Shepherd v. Conde

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Justia Opinion Summary

A declaration of protective covenants and restrictions (Declaration) for a Subdivision created a Committee, an unincorporated association, to have full authority to enforce the Declaration. In 2014, an amendment of the Declaration was recorded in the name of the lot owners and the Subdivision’s home owners association (Association) asserting that the Declaration could be amended by two-thirds of the lot owners. The amendment was signed by all the lot owners except Plaintiffs. Plaintiffs filed a complaint asserting that the Declaration could be amended only with the unanimous consent of all the lot owners. Thereafter, another amendment was signed by all the lot owners except Plaintiffs asserting that the Association was created by the Declaration. Plaintiffs amended their complaint to seek a declaratory judgment that both amendments were invalid. The circuit court ruled in favor of Plaintiffs. The Supreme Court reversed in part, holding that the circuit court (1) erred in ruling that the Declaration did not create a property owners’ association within the meaning of the Virginia Property Owners’ Association Act; (2) erred in ruling that the amendments may not be adopted by a two-thirds majority vote; and (3) did not err in finding that the Association was not a property owners’ association within the meaning of the Act.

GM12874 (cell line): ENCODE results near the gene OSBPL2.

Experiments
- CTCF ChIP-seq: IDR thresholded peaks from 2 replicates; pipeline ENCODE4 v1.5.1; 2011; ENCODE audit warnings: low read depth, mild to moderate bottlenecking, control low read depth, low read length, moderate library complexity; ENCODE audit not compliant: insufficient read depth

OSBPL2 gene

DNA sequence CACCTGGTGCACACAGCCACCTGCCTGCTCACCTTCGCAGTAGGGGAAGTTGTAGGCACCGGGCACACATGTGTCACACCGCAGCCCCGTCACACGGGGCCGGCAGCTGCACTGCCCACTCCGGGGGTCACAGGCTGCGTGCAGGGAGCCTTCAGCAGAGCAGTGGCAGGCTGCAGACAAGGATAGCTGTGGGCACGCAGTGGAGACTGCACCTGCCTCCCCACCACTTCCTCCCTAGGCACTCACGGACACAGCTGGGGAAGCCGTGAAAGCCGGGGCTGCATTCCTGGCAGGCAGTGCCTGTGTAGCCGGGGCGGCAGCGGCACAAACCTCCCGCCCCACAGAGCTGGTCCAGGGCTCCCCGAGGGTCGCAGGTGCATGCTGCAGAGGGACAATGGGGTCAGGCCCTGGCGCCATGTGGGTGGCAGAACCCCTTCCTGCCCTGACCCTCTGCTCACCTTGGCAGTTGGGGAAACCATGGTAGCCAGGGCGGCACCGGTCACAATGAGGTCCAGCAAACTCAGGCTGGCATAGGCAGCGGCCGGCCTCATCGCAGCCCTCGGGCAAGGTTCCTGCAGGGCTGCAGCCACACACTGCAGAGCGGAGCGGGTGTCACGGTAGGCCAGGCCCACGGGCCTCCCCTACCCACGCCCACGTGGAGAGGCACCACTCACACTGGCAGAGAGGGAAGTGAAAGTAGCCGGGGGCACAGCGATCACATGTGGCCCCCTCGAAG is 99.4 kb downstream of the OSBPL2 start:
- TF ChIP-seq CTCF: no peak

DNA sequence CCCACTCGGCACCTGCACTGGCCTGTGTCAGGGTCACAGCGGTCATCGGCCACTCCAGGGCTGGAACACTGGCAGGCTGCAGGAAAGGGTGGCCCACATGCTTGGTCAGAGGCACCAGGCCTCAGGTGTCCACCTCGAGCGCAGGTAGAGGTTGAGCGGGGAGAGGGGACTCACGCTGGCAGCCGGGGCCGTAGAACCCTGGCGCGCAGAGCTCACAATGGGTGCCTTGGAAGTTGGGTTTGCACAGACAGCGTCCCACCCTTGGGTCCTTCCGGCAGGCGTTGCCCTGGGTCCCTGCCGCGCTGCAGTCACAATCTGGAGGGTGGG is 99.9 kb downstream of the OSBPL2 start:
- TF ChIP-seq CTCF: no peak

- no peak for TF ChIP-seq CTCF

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PRESENT: All the Justices KENNETH M. SHEPHERD, ET AL. v. Record No. 160606 OPINION BY JUSTICE WILLIAM C. MIMS April 13, 2017 RACHELLE CONDE, ET AL. FROM THE CIRCUIT COURT OF FAUQUIER COUNTY Jeffrey W. Parker, Judge In this appeal, we consider whether an unincorporated association is a “property owners’ association” within the meaning of the Virginia Property Owners’ Association Act, Code §§ 55508 to 55-516.2 (“the Act”). I. BACKGROUND AND MATERIAL PROCEEDINGS BELOW In 1988, Sentry Realty, Inc. (“Sentry”) recorded a declaration of protective covenants and restrictions (“the Declaration”) for Saddle Ridge Farms (“the Subdivision”). The Subdivision comprises six lots cumulatively encompassing approximately 86.7 acres in Fauquier County. The lots are owned as follows: Lot 1 by David W. Emerick, Sr. and Sandra E. Emerick; Lot 2 by Rachelle Conde and Norman Conde; Lot 3 by Kenneth M. Shepherd and Patricia E. Shepherd; Lot 4 by Anita L. Rau and Morton D. Rau; Lot 5 by John S. Schlenker, Jr. and Elizabeth M. Schlenker; and Lot 6 by George P. Kinsey, III and Cheryl A. Kinsey. The lots are served by a private road, North Saddle Ridge Court (“the Road”). The Declaration created an Architectural Control Committee (“the Committee”), an unincorporated association, to “have full authority to enforce” the Declaration. The Committee comprises the owners of the Subdivision’s lots, with one vote for each lot. In April 2014, a putative amendment to and restatement of the Declaration (“the First Amendment”) was recorded in the name of all the lot owners and the Saddle Ridge Farm Home Owners Association (“the Association”). 1 The First Amendment asserted that the Association was “governed in all respects by the HOA Act.” The First Amendment also asserted that the Declaration could be amended by two-thirds of the owners of the Subdivision’s lots, and that the First Amendment had been adopted by more than that number. The First Amendment was signed by all the lot owners except the Condes. In June 2014, the Condes filed a complaint against the other lot owners and the Association. They asserted that the Declaration could be amended only with the unanimous consent of all the lot owners. They also asserted that the Association was not a party to or created by the Declaration or the First Amendment and that it had no authority under either of them. They further asserted that the Committee was not a valid “property owners’ association” under the Act because the Committee did not meet the qualifications for such an association under Dogwood Valley Citizens Ass’n. v. Winkelman (Dogwood I), 267 Va. 7, 590 S.E.2d 358 (2004), and Anderson v. Lake Arrowhead Civic Ass’n, 253 Va. 264, 483 S.E.2d 209 (1997). They therefore sought a declaratory judgment that neither the Association nor the Committee had any authority under the Act, and that the First Amendment was invalid. The defendants filed a counterclaim and a first amended counterclaim in August 2014. In October 2014, a putative second amendment and restatement (“the Second Amendment”) was recorded in the name of the Association. The Second Amendment asserted that the Association was created by the Declaration. 2 Like the First Amendment, the Second Amendment was signed 1 The First Amendment asserted that the Association was a Virginia non-stock corporation. The parties now agree that no such entity exists in the records of the State Corporation Commission, that this assertion was incorrect, and that the Association is an unincorporated association. 2 This assertion is false. The Declaration establishes only one unincorporated association, the Committee: “an Architectural Control Committee (hereinafter called ‘the Committee’) is hereby established.” There is no mention of the Association in the Declaration. To the contrary, the Declaration is clear that the Committee has “full authority” to enforce it. 2 by all the lot owners except the Condes. The Condes subsequently amended their complaint to seek a declaratory judgment that the Second Amendment also was invalid. The defendants filed a second amended counterclaim. They asserted that the Road was a common area, and that the Declaration both obligated the Committee to maintain it and authorized the Committee to collect assessments for its maintenance. They further asserted that the Committee therefore was a “property owners’ association” within the meaning of the Act. Repeating the Second Amendment’s false assertion, they asserted that the Declaration created the Association. In addition, they alleged that the First Amendment and Second Amendment had each been adopted by a two-thirds majority vote as required by the Declaration and the First Amendment, respectively. They asserted that under the amendments, the Association was required to maintain the Road and authorized to collect assessments for its maintenance. They sought a declaratory judgment that the amendments had been validly adopted and that the Declaration, First Amendment, and Second Amendment were binding on all of the lot owners. After trial and post-trial briefing, the circuit court entered a final order ruling that the Declaration was not a “declaration” within the meaning of Code § 55-509, that the Declaration did not create the Association, that neither the Committee nor the Association had authority under the Act, that all parties and their lots were bound by the Declaration, and that only the defendants and their lots were bound by the First Amendment and Second Amendment. We awarded the defendants this appeal on the following assignments of error 3: The defendants have relied on this false assertion as the foundation for some of their arguments, in both their trial pleadings and their appellate briefs. We therefore must acknowledge it where it appears, but we will not allow it to affect our analysis. 3 We granted the defendants’ petition for appeal on four assignments of error. However, the fourth assignment of error asserts that “[t]he trial court erred when it failed to rule on the [defendants’] [r]equest for a [d]eclaratory [j]udgment that ‘the Declaration is binding on all lot owners in the’” Subdivision. (Alteration omitted.) 3 1. The trial court erred in finding that the Association has no powers under the [Act] even though the Declaration and Declaration as amended provide the power to impose assessments for road maintenance and impose a duty to perform such maintenance. 2. The trial court erred in holding that the Declaration did not create an association under Virginia law. 3. The trial court erred in finding that a 100% majority is required in order to amend the Declaration of the Association. II. ANALYSIS The gist of the defendants’ challenge to the circuit court’s judgment is that the court erred by ruling that the Declaration does not create a “property owners’ association” within the meaning of the Act. Alternatively, if the court ruled correctly on that point, they assert that it erred by ruling that the 2014 amendments to the Declaration did not cure the defect(s) so that the Association qualified as a “property owners’ association” within the meaning of the Act. To evaluate whether either unincorporated association in this case (i.e., the Committee or the Association) qualifies as a “property owners’ association” within the meaning of the Act, we must determine first whether the Declaration conferred the necessary attributes, then whether the amendments were validly adopted, and finally, if the amendments were valid, what effect they had. We therefore consider the defendants’ three assignments of error in chronological order. We review the circuit court’s interpretations of statutes and restrictive covenants de novo. Luttrell v. Cucco, 291 Va. 308, 313, 784 S.E.2d 707, 710 (2016) (statutes); Fein v. Payandeh, 284 Va. 599, 605, 734 S.E.2d 655, 658-59 (2012) (restrictive covenants). We also are mindful It is clear that the term “‘the Declaration’” as used in the assignment of error refers to the declaration recorded by Sentry in 1988, exclusive of any subsequent amendments, because that is how the defendants defined that term in both their petition for appeal and their opening brief. However, the circuit court expressly ruled in its final order that “[a]ll of the parties’ properties are subject to the Initial Declaration.” The assignment of error therefore asserts that the circuit court erred by not making a ruling that it did in fact make. Consequently, we dismiss this assignment of error as improvidently granted. See Rule 5:17(c)(1)(iii). 4 that restrictive covenants are disfavored and “construed most strictly against the grantor and persons seeking to enforce them.” Fein, 284 Va. at 606, 734 S.E.2d at 659. A. WHETHER THE DECLARATION CREATES A “PROPERTY OWNERS’ ASSOCIATION” In their second assignment of error, the defendants assert that the circuit court erred by ruling that the Declaration did not create a “property owners’ association” within the meaning of the Act. They make this assertion in two parts. First, they assert that the circuit court erred by ruling that the Declaration was not a “declaration” within the meaning of Act. Second, they assert that the Declaration creates a “property owners’ association” within the meaning of the Act based on the statutory language of Code § 55-509. We consider each of these arguments in turn. 1. WHETHER THE DECLARATION IS A “DECLARATION” WITHIN THE MEANING OF THE ACT The defendants assert that the circuit court erred by ruling that the Declaration does not qualify as a “declaration” within the meaning of the Act. They argue that the court relied on our decision in Dogwood Valley Citizens Ass’n v. Shifflett (Dogwood II), 275 Va. 197, 654 S.E.2d 894 (2008). They assert that we held in Dogwood II that a “declaration” qualifies under the Act if it creates an association that is obligated both to (1) maintain roads or common area and (2) assess fees to pay for such maintenance. They argue that this holding does not correctly reflect the provisions of the Act because Code § 55-509 defines a “declaration” disjunctively as a recorded instrument that “either (i) imposes on the association maintenance or other operational responsibilities for the common area or (ii) creates the authority in the association to impose on lots, or on the owners or occupants of such lots, or on any other entity any mandatory payment of money.” (Emphasis added.) They argue that to the extent Dogwood II requires an instrument to 5 both impose maintenance obligations and authorize assessments to qualify as a “declaration” within the meaning of the Act, Dogwood II contradicts the statute. We agree with the defendants that the definition of “declaration” currently codified in Code § 55-509 states these two elements (i.e., responsibility to maintain the common area and authority to impose assessments) in the disjunctive. However, that was not the issue before us in Dogwood II. Rather, the issue was whether the mere recordation of a corporation’s articles of incorporation and bylaws transmuted those documents into a “declaration” within the meaning of the Act, thereby transmuting the corporation into a “property owners’ association” within the meaning of the Act. 275 Va. at 200, 202, 654 S.E.2d at 895, 896. Citing Anderson and Dogwood I, we did state that the definition of a “property owners’ association” required a declaration that “impose[d] on an association both the power to assess fees for road and common facilities maintenance and the duty to perform such maintenance.” Id. at 200, 654 S.E.2d at 895 (emphases added). 4 In all three cases—Anderson, Dogwood I, and Dogwood II—our holding that Code § 55509 requires a “property owners’ association” to have both responsibility to maintain the common area and authority to impose assessments is based not on the Act’s definition of “declaration,” where the elements are disjunctive, but on its definition of “property owners’ association,” where the elements are conjunctive. We therefore reject the defendants’ argument that our holding in Dogwood II contradicts Code § 55-509. 4 In Anderson we ruled that a civic association was not a “property owners’ association” within the meaning of the Act because it had the power to collect maintenance fees but no duty to maintain the common areas. 253 Va. at 272-73, 483 S.E.2d at 213-14. In Dogwood I, we likewise ruled that a citizens’ association was not a “property owners’ association” because no instrument recorded in the land records imposed a duty to maintain the common area. 267 Va. at 13-14, 590 S.E.2 at 361. 6 The Condes argue that the circuit court correctly ruled that the Declaration was not a “declaration” within the meaning of the Act because it neither authorizes the collection of an assessment nor imposes a duty to maintain the common area. On the latter point, they further argue that the Declaration does not even designate a common area to be maintained. They assert that the Declaration neither conveys nor leases any common area to the Committee. They also assert that Paragraph 21 allows the lot owners to dedicate the Road to public use in the future, so it cannot be common area. We disagree with these assertions about common area. Code § 55-509 defines “common area” as “property within a development which is owned, leased or required by the declaration to be maintained or operated by a property owners' association for the use of its members and designated as common area in the declaration.” Consequently, property need not be conveyed or leased to a property owners’ association to qualify as “common area” so long as such an association is required to maintain or operate the property for the use of its members, and the property is designated as common area in the declaration. In this case, we conclude that the demarcation of the Road as an easement on the plat incorporated into the Declaration is sufficient to fulfill the designation requirement of the statutory definition. 5 The remaining question relating to whether there is “common area” is whether the Declaration requires the Committee to maintain or operate the Road for the use of its members, i.e., the owners of the six lots. That question is inextricably intertwined with the broader 5 Paragraph 21’s provision allowing future public dedication of the Road does not alter our conclusion. The Declaration does not hover between states of existence awaiting the occurrence or non-occurrence of a contingent, future, extrinsic event. Whatever effect dedication of the Road may have when, if ever, it occurs, the mere possibility of dedication in the future does not alter the present analysis of whether the Subdivision has “common area” or whether the Declaration is a “declaration.” 7 question of whether the circuit court erred by ruling that the Declaration did not create any “property owners’ association” within the meaning of the Act, which we consider below. 2. THE DEFINITION OF “PROPERTY OWNERS’ ASSOCIATION” The defendants argue that the interdependence of the definitions of “declaration,” “common area,” and “property owners’ association” in Code § 55-509 creates ambiguity because the definition of each term incorporates both of the other two, yet taken together they are inconsistent. In light of these inconsistencies, the defendants argue, the disjunctive use of the elements in the definition of “declaration” should control the definition of “property owners’ association.” We disagree. “[A] statute is ambiguous when its language is capable of more senses than one, difficult to comprehend or distinguish, of doubtful import, of doubtful or uncertain nature, of doubtful purport, open to various interpretations, or wanting clearness of definiteness, particularly where its words have either no definite sense or else a double one.” Newberry Station Homeowners Ass'n v. Board of Supervisors, 285 Va. 604, 614, 740 S.E.2d 548, 553 (2013) (internal quotation marks and citation omitted). Assuming for the sake of argument that Code § 55-509 is ambiguous as the defendants assert, we may resolve such ambiguity by consulting legislative history. JSR Mech., Inc. v. Aireco Supply, Inc., 291 Va. 377, 385, 786 S.E.2d 144, 147 (2016). The General Assembly enacted the Act in 1989. 1989 Acts ch. 679. In the original enactment, Code § 55-509 defined a “declaration” in relevant part as any instrument, however denominated, recorded among the land records of the county or city in which the development or any part thereof is located, that either imposes on the association maintenance or operational responsibilities for the common area and creates the authority in the association to impose on lots, or on the owners or occupants of such lots, or on any other entity any mandatory payment of money in connection with the provision of maintenance or services, or both, for the benefit of some or all of the lots, the owners or occupants of the lots, or the common area.” 8 Id. (emphasis added.) It defined “property owners’ association” simply as “an incorporated or unincorporated entity that is referred to in the declaration,” excluding certain associations defined by other statutes not relevant here. Id. The original definition of a “declaration” in the 1989 enactment created a manifest ambiguity by pairing “either” with “and,” rather than with “or.” The General Assembly eliminated this ambiguity in 1991 by amending and reenacting Code § 55-509 to replace the “and” with “or,” along with other changes not relevant here. 1991 Acts ch. 667. At the same time and in the same enactment, the General Assembly also amended the definition of “property owners’ association” to mean “an incorporated or unincorporated entity upon which responsibilities are imposed and to which authority is granted in the declaration.” Id. (emphasis added). Thus, at the same time and in the same enactment, the General Assembly affirmatively acted both to make the elements clearly disjunctive in the definition of “declaration” and clearly conjunctive in the definition of “property owners’ association.” “When interpreting and applying a statute, we assume that the General Assembly chose, with care, the words it used in enacting the statute, and we are bound by those words.” Kiser v. A.W. Chesterton Co., 285 Va. 12, 19 n.2, 736 S.E.2d 910, 915 n.2 (2013) (internal quotation marks and citation omitted). This principle cannot be more true than here, where the legislature has amended the same code section in two places at the same time with divergent effects. We therefore must assume that the General Assembly intended the elements to be disjunctive in the statutory definition of “declaration” but conjunctive in the definition of “property owners’ association.” Accordingly, we must reject the defendants’ argument that the disjunctive use in the definition of “declaration” controls the definition of “property owners’ association.” The defendants also assert that Code § 55-509 defines a “property owners’ association” as an entity “upon which responsibilities are imposed and to which authority is granted in the 9 declaration.” They argue that the Declaration created an unincorporated association comprising the Subdivision’s lot owners, and that the Declaration imposed responsibilities and granted authority. 6 As noted above, Code § 55-509 requires a “declaration” to “either (i) impose[] on the association maintenance or operational responsibilities for the common area or (ii) create[] the authority in the association to impose . . . any mandatory payment of money in connection with the provision of maintenance and/or services.” A declaration must both impose responsibilities and authorize assessments before an entity qualifies as a “property owners’ association” as defined in that code section. These elements must be fulfilled by language “‘expressly stated’” in the Declaration. Dogwood I, 267 Va. at 13, 590 S.E.2d at 361 (quoting Anderson, 253 Va. at 272, 483 S.E.2d at 213). Paragraph 1 of the Declaration imposes on the Committee the duty to enforce the Declaration. Paragraph 22 requires the Road to be maintained, and requires the lot owners to pay a pro-rata share of the cost of such maintenance. Taking these provisions together, we conclude that they expressly impose upon the Committee a duty to maintain the Road and authorize it to impose a variable assessment of one-sixth of the cost of such maintenance on the owners of each respective lot. Consequently, the Declaration fulfills the qualifications of a “declaration” and the Committee fulfills the qualifications of a “property owners’ association” within the meaning of the Act. 7 Accordingly, the circuit court’s rulings to the contrary were erroneous and must be reversed. 6 In their opening brief, the defendants imply that the Association is the unincorporated association created by the Declaration. However, as noted above, there is no mention of the Association in the Declaration. Consequently, our discussion of the unincorporated association created by the Declaration is limited exclusively to the Committee. 7 Accordingly, the Condes’ other arguments about “common area” being without merit as discussed above, the Road fulfills the requirements to qualify as a “common area” under the Act. 10 However, this conclusion does not end our review because the defendants assert not only that the Committee is a “property owners’ association” within the meaning of the Act, but that the Association is as well. Because, as noted above, the Declaration neither imposes responsibility on the Association nor authorizes it to impose assessments, the Declaration does not qualify the Association to be a “property owners’ association.” We therefore must consider whether the amendments were validly adopted and whether they succeeded where the Declaration did not. B. WHETHER THE AMENDMENTS MAY BE ADOPTED BY A TWO-THIRDS MAJORITY VOTE In their third assignment of error, the defendants assert that the circuit court erred by ruling that the First Amendment and Second Amendment applied only to them, to the exclusion of the Condes, because the amendments were not adopted by unanimous consent. They argue that, while the general rule is that a restrictive covenant cannot be modified except by consent of all the affected lot owners, this Court recognized in Barris v. Keswick Homes, LLC, 268 Va. 67, 71, 597 S.E.2d 54, 57 (2004) that a restrictive covenant may itself provide for modification by a lesser number. They assert that Paragraph 27 of the Declaration sets the threshold at two-thirds of the lot owners. It provides that These covenants are to run with the land and shall be binding on all parties and all persons claiming under them and must be in full force and effect for a period of not less than twenty-five (25) years from date of recordation and shall automatically be extended for successive twenty-five (25) year periods. Changes cannot be made unless passed by a vote of two-thirds of the then record owners of the lots in the subdivision. The same provision appears as Paragraph 26 of the First Amendment. The defendants argue that the plain meaning of this language permits the lot owners to amend any part of the Declaration, and subsequently the First Amendment, by a two-thirds 11 majority vote. Each of the amendments was approved by all of the lot owners except the Condes, for a five-sixths majority. Thus, they continue, the First Amendment and Second Amendment were validly adopted according to the requirements set forth in the Declaration and First Amendment, respectively, and are binding on all the lot owners. The Condes argue that the plain meaning of this language permits a two-thirds majority vote to modify only (1) the original duration of the Declaration, (2) the fact that it automatically renews, or (3) the duration of the automatic renewal periods. Consequently, they continue, the general, unanimous-consent requirement applies to modifications of any other provisions of the Declaration unless there is other language permitting them to be modified by a lesser number. The Condes assert that the only other provision that mentions modification of the Declaration is Paragraph 24, which permits Sentry, as the declarant, “or its designee . . . to modify any of the provisions of these covenants to alleviate hardship.” Paragraph 24 does not apply here, the Condes argue, so the First Amendment and Second Amendment are invalid because they were not adopted by unanimous consent. As noted above, restrictive covenants are disfavored and ambiguities are construed against the party seeking to enforce the covenant. Barris, 268 Va. at 71, 597 S.E.2d at 57. However, we “will enforce restrictive covenants where the intention of the parties is clear and the restrictions are reasonable.” Fein, 284 Va. at 606, 734 S.E.2d 659. We also will enforce them “if it is apparent from a reading of the whole instrument that the restrictions carry a certain meaning by definite and necessary implication.” Scott v. Walker, 274 Va. 209, 213, 645 S.E.2d 278, 280 (2007). The parties agree that Paragraph 27 permits certain changes to be made by a two-thirds majority vote. They dispute only what changes the paragraph applies to. The paragraph does not expressly define its scope. However, we do not believe that this omission creates an ambiguity. 12 Paragraph 27 comprises two sentences. The first begins with “These Covenants,” meaning the Declaration, and that is the subject of every verb in the sentence: the Declaration “[is] to run with the land;” the Declaration “shall be binding;” the Declaration “must be in full force . . . for twenty-five (25) years;” the Declaration “shall automatically be extended for successive twenty-five (25) year periods.” We therefore conclude that the Declaration is the focus of the paragraph and that the “changes” mentioned in the second sentence are changes to the Declaration in its entirety, not changes only to those attributes of the Declaration set forth in the first sentence, such as the twenty-five-year periods of duration or the automatic renewal. Accordingly, the circuit court erred by ruling that the First Amendment and Second Amendment were binding only on the defendants, to the exclusion of the Condes. Paragraph 27 of the Declaration and the identical language in Paragraph 26 of the First Amendment allowed the lot owners to adopt the First Amendment and Second Amendment, respectively, by a twothirds majority vote, and such amendments are binding on all the lot owners. C. WHETHER THE ASSOCIATION IS A “PROPERTY OWNERS’ ASSOCIATION” WITHIN THE MEANING OF THE ACT In their first assignment of error, the defendants assert that “[t]he trial court erred in finding that the Association has no powers under the [Act] even though the Declaration and Declaration as amended provide the power to impose assessments for road maintenance and impose a duty to perform such maintenance.” (Emphasis added.) Unlike the second assignment of error, discussed above, this assignment of error does not assert that the circuit court erred by failing to rule that the Declaration created any unincorporated association that qualified as a “property owners’ association” within the meaning of the Act. Rather, it asserts that the circuit court erred by ruling that the Association specifically is not a “property owners’ association” within the meaning of the Act. 13 The defendants argue that evidence in the record establishes that the Association has paid to maintain the Road and has imposed assessments to collect the costs of such maintenance. However, that is not the standard to qualify as a “property owners’ association” within the meaning of the Act. To the contrary, as discussed at length above in our analysis of the second assignment of error, the standard is that the declaration must impose a duty to maintain common area and authorize the imposition of assessments for the costs of such maintenance. Our review of the Second Amendment establishes that the Association does not fulfill either requirement. 8 Like Paragraph 2 of the Declaration, Paragraph 1 of the Second Amendment provides that each lot owner is automatically a member of the Committee. Cf. Code § 55-509 (defining a “development” as, in relevant part, “real property . . . subject to a declaration . . . with respect to which any person, by virtue of ownership of a lot, is a member of” a property owners’ association). Nothing in the Second Amendment provides who the members of the Association are or how they become members. The Second Amendment certainly does not provide that one becomes a member of the Association, rather than or in addition to the Committee, by virtue of owning a lot within the Subdivision. More importantly, unlike Paragraph 1 of the Declaration, no provision in the Second Amendment confers a general duty on any entity to enforce it. However, all the powers specifically conferred on the Committee by Paragraphs 3, 4, 5, 6, 7, 8, 11, 15, 18, and 19 of the Declaration (relating to the approval of signs, commercial activities, parking, and placing or altering improvements including structures, fences, swimming pools, and tennis courts) are replicated in Paragraphs 2, 3, 4, 5, 6, 7, 10, 14, 16, and 17 of the Second Amendment as powers 8 As noted above, the Second Amendment asserts that the Association was created by the Declaration. We have refuted that assertion because the Declaration makes no mention of the Association at all. 14 specifically conferred (again) on the Committee. Paragraph 24 of the Declaration has been modified and appears in Paragraph 22 of the Second Amendment, now empowering the Committee rather than Sentry (or the Association) “to modify any of the provisions of these covenants to alleviate hardship.” Paragraph 12 of the Second Amendment includes a power not conferred on the Committee in the Declaration, that of approving animals other than horses, cattle, or household pets, but again confers this power on the Committee, not the Association. Thus, where the Second Amendment confers power, it confers it upon the Committee rather than the Association. This pattern persists with regard to the duty to maintain common area and the authority to impose assessments. Paragraph 21 of the Second Amendment replaces Paragraph 22 of the Declaration by requiring that the Road be maintained and that the lot owners pay a pro-rata share of the cost of such maintenance. However, it provides that “each [o]wner shall pay to such [p]erson at such place as the Committee may direct that installment of the [a]ssessment which is due during such period. The Committee shall establish one or more payment periods and the due dates for each such payment in each fiscal year.” (Emphases added.) While Paragraph 22 of the Second Amendment provides that “[e]ach [o]wner of a [l]ot shall pay to the Association all [a]ssessments and other charges as determined by the Committee and assessed by the Association pursuant to the provisions of this Declaration” (emphasis added), no provision empowers the Association to make such an assessment. 9 Under Paragraph 21, the assessment for 9 Although Paragraph 27 makes any lot owner liable to the Association for its costs, and provides that such costs “may be assessed against” the lot owner, the express language of that provision only makes the assessment discretionary. It does not indicate what entity determines whether or how much of such costs actually will be imposed as an assessment. In any event, the costs which could, theoretically, be imposed as an assessment under this paragraph relate to “expense of all upkeep rendered necessary by such [o]wner’s act or omission regardless of neglect or liability, but only to the extent that such expense is not covered by the proceeds of insurance carried by the Association.” Consequently, from this context, the costs that may be 15 maintenance is made by the Committee, not the Association. Under Paragraph 21, the Committee, not the Association, determines what the assessment for maintenance is, when it is due, and to whom it is paid. This is underscored by Paragraph 23, which provides that “[t]he Committee may file or record” a lien on the lot of any owner who fails to pay his or her assessment, and Paragraph 30, which provides that if any lot owner is more than thirty days late paying his or her assessment, “interest from the due date at a rate of six percent per annum may be imposed in the discretion of the Committee.” Turning to other provisions dealing with assessments, Paragraph 32 authorizes the Committee to “impose charges” upon an owner for violating the Second Amendment, and that such “[c]harges are assessments and shall be collectible as such and shall also constitute a lien against a lot.” Paragraph 33 provides that “[t]he Committee, before imposing any charge shall afford” the affected lot owner “the due process rights set forth in Section 55-513” of the Act. In fact, all references in the Second Amendment to any entity having power or responsibility under the Act, like Paragraph 33, refer to the Committee, not the Association. Paragraph 23 empowers the Committee to record a lien for unpaid assessments “to confirm the establishment and priority of such lien by Section 55-516” of the Act. Paragraphs 25 and 37 provide that “[t]he Committee is authorized to adopt” measures to enforce the Second Amendment as permitted by the Act. In short, nothing in the Second Amendment either imposes upon the Association a duty to maintain the Road or authorizes it to impose assessments for the costs of such maintenance. The Association therefore does not fulfill either of the requirements to qualify as a “property assessed under Paragraph 27 appear to relate to repairs necessitated by damages caused by a lot owner, not maintenance. 16 owners’ association” within the meaning of the Act. Accordingly, the circuit court did not err by ruling to that effect and we will affirm this portion of its judgment. III. CONCLUSION For the reasons set forth above, we will reverse the judgment of the circuit court. Noting that the final order of the circuit court directed the clerk of that court to record the order among the land records of Fauquier County, we will remand the case for further proceedings consistent with this opinion. Affirmed in part, reversed in part, and remanded. 17